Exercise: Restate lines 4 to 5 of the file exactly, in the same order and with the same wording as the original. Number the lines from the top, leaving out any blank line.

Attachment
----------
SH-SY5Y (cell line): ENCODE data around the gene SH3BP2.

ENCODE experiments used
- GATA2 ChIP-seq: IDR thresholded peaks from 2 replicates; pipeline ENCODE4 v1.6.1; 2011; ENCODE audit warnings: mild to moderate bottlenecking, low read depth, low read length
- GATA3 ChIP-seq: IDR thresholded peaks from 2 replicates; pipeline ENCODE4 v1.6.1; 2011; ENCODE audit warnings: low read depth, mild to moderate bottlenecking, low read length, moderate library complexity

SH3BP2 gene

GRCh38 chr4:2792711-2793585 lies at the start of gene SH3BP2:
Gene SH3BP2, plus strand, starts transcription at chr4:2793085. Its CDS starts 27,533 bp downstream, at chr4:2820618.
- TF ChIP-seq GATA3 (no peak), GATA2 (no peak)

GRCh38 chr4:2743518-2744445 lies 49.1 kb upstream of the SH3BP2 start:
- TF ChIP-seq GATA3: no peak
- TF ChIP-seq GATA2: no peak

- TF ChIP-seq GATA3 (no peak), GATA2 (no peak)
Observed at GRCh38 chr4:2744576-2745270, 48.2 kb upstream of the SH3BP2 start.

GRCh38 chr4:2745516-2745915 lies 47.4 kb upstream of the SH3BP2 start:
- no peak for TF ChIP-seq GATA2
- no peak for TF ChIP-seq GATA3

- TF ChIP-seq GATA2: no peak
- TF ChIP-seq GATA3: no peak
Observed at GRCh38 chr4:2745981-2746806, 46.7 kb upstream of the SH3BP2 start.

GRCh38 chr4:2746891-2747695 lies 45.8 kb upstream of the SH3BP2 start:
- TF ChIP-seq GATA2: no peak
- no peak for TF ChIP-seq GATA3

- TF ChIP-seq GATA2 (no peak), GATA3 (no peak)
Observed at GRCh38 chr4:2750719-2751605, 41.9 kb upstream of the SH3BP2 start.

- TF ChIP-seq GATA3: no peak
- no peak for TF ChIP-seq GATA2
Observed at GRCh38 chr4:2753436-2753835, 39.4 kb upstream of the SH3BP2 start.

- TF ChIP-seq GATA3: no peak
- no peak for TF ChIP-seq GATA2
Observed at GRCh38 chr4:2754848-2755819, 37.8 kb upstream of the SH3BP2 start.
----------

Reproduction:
- GATA3 ChIP-seq: IDR thresholded peaks from 2 replicates; pipeline ENCODE4 v1.6.1; 2011; ENCODE audit warnings: low read depth, mild to moderate bottlenecking, low read length, moderate library complexity

SH3BP2 gene